Can you tell the difference between flor de maga vs. hibiscus? Not many can at first glance.
The first thing to note is that both flor de maga and hibiscus flowers are out-of-this-world beautiful, so if you want something vibrant for your garden or landscape, either option will work. However, when it comes to their uses and benefits, there are some major differences.
It’s easy to confuse flor de maga and hibiscus flowers when unfamiliar with them because they both look similar and are part of the Malvaceae family. But they are very different in their appearance, growing requirements, and taste.
In detail, let’s explore the differences between flor de maga vs. hibiscus.
Comparing Flor De Maga and Hibiscus
|Flor De Maga||Hibiscus|
Species: T. grandiflora
|Description||Flor de maga flowers grow on trees that can grow to 65 feet tall. They have five overlapping red and pink petals.||Hibiscus flowers grow on shrubs or trees and come in various colors, such as red, pink, yellow, white, orange, and more. They can reach 10 feet, and dwarf variants are two to three feet. In addition, the flowers are large and prominent, with five or more petals.|
|Uses||Ornamental and timber||Hibiscus contains antioxidants, calcium, potassium, magnesium, and vitamins A, C, and B, offering many health benefits when consumed.|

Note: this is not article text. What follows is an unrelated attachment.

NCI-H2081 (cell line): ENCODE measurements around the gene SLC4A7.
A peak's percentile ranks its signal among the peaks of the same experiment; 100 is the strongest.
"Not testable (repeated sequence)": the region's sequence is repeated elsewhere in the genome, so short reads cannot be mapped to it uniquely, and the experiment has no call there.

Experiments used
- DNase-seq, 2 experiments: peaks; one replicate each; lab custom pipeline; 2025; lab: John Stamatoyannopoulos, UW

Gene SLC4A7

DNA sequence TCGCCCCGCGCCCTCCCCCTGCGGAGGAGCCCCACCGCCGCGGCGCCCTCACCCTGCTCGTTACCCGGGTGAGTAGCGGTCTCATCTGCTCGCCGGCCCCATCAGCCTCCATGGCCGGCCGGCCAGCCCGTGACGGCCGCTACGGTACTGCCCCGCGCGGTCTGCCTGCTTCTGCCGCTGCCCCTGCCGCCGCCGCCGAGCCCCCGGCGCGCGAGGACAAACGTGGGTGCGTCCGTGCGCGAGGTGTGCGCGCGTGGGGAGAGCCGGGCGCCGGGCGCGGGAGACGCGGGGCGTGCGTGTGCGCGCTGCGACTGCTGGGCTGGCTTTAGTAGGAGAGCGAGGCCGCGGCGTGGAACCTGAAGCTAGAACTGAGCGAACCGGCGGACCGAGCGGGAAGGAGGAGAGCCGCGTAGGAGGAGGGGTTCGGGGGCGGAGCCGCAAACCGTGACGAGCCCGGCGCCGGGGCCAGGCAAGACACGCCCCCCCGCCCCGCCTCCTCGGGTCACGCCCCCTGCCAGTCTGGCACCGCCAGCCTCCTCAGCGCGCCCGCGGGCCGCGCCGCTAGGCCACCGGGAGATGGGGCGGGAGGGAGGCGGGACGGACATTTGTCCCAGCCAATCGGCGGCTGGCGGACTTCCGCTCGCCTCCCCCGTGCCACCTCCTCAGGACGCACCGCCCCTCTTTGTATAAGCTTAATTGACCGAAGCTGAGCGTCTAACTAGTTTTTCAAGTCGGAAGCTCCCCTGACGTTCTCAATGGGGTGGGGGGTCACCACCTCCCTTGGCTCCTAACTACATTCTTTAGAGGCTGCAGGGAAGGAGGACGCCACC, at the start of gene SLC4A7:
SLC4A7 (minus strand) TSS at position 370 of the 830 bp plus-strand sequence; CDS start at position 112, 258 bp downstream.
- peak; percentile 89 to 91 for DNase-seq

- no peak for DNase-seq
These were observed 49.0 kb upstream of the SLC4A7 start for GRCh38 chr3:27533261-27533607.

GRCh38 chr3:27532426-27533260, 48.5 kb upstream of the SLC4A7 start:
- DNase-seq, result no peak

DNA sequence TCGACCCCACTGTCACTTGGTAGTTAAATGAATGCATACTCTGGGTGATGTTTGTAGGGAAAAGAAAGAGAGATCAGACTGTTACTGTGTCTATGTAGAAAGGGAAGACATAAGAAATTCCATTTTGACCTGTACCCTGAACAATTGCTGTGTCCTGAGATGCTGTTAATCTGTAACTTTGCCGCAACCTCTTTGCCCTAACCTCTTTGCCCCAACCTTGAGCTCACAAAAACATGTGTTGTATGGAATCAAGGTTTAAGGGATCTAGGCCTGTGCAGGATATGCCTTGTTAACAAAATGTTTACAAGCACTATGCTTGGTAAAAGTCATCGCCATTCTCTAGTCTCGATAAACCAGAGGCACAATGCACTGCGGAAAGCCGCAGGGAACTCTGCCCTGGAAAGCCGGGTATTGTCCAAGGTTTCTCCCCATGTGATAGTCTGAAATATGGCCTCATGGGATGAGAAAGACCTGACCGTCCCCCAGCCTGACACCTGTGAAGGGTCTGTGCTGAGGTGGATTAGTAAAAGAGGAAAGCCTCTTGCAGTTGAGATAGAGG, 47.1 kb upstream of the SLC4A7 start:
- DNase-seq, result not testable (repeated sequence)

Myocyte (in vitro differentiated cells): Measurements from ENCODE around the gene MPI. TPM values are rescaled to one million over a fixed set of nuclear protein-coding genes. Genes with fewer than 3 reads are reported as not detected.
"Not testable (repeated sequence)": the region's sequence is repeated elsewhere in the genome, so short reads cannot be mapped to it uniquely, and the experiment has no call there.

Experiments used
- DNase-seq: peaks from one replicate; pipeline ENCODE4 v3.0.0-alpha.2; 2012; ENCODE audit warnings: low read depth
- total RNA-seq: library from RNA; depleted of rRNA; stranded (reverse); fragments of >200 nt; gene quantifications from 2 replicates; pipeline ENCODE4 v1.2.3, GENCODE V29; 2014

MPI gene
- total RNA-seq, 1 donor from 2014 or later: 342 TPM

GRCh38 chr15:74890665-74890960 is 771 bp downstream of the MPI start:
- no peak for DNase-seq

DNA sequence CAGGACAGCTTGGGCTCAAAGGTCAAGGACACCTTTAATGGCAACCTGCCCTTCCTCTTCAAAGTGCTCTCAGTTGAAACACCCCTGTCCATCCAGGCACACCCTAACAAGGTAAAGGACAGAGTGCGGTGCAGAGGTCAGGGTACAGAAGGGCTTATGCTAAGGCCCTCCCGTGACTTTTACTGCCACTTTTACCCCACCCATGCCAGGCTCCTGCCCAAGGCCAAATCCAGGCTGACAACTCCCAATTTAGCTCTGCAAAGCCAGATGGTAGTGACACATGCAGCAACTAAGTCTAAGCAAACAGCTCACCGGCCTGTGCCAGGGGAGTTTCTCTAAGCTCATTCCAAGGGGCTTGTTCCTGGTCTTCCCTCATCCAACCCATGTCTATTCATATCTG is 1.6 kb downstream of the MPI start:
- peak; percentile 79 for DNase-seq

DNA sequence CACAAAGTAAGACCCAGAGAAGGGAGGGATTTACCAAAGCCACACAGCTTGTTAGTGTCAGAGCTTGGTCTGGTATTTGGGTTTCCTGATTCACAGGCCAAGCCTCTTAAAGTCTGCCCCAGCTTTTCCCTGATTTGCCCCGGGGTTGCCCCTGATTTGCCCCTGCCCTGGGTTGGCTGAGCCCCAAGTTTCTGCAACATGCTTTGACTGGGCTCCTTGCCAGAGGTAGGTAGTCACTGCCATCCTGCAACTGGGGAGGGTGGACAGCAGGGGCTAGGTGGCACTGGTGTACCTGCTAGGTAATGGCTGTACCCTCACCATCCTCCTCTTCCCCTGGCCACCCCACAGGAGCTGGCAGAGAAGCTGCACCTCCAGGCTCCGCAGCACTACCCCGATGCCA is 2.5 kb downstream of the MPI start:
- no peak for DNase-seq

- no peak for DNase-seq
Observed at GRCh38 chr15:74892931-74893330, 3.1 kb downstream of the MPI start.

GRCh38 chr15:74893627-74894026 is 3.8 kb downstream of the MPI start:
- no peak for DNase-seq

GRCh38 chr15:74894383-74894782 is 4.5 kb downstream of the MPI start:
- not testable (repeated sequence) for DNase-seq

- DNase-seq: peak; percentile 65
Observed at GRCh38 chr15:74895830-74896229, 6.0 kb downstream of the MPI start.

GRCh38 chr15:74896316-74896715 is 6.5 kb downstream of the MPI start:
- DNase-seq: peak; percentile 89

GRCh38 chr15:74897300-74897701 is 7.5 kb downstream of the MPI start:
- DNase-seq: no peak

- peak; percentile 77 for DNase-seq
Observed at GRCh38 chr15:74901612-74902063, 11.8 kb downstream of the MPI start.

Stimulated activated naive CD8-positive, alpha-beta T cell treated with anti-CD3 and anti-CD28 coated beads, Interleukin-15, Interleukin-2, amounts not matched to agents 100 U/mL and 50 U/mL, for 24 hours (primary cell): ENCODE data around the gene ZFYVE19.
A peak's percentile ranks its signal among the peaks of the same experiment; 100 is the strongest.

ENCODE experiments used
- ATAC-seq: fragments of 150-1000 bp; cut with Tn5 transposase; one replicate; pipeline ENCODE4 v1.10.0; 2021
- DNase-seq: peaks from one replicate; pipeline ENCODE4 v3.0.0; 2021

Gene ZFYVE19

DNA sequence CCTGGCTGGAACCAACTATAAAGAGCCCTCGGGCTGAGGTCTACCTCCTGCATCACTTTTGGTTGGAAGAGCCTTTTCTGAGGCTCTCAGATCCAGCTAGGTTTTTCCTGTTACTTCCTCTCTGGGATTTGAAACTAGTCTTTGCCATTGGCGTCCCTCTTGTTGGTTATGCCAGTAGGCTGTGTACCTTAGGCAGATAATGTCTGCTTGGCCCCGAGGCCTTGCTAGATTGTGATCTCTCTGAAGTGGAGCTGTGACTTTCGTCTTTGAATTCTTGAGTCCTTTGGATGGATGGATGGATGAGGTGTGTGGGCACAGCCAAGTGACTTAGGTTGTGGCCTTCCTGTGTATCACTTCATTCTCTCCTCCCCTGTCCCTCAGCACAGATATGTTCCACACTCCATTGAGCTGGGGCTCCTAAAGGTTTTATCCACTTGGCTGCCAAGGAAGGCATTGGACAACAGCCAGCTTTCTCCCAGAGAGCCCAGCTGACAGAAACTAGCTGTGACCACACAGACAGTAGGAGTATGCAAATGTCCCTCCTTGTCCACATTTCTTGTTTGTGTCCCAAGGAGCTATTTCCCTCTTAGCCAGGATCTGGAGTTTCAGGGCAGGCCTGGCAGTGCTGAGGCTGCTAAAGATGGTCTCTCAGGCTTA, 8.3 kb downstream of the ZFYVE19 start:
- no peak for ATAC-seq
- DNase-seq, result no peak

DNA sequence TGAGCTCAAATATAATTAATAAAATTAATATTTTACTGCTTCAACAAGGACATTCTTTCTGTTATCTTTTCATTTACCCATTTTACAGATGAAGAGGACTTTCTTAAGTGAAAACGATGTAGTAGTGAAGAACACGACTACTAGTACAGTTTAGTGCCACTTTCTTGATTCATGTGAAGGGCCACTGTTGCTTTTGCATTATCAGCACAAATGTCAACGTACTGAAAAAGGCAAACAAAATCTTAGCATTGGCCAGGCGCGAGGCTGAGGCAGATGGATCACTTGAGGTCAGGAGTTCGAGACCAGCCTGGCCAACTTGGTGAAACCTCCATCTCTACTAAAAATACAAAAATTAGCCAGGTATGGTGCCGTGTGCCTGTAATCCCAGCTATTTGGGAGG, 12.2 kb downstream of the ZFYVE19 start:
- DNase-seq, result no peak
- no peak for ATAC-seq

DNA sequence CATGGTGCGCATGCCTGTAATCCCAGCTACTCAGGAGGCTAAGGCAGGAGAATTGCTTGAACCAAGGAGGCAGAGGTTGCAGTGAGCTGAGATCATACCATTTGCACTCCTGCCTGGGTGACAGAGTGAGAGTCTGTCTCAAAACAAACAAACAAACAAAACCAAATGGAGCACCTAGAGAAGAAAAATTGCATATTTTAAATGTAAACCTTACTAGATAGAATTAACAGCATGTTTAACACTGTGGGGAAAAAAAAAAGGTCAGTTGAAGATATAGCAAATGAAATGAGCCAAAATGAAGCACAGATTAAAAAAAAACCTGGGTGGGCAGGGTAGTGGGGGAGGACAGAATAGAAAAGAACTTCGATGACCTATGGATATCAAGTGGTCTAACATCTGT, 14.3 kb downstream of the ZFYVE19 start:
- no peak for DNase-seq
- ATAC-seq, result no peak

|Origin and Growing Preferences||Native to Puerto Rico and grows in Florida, Honduras, Hawaii, and Caribbean islands. |
– Grows in temperate and tropical climates.
– Prefers partial sunlight.
– Prune to encourage growth.
|Native to tropical regions of Asia but found in many tropical and subtropical regions worldwide. |
– Grows in temperate, subtropical, and tropical climates.
– Prefers full sunlight.
– Prune to encourage growth.
– Keep indoors during the winter months.
|Special Features||Leaves are heart-shaped and reach up to eight inches long.||Different hibiscus colors have special meanings in different cultures.|
Flor de Maga vs. Hibiscus: Classification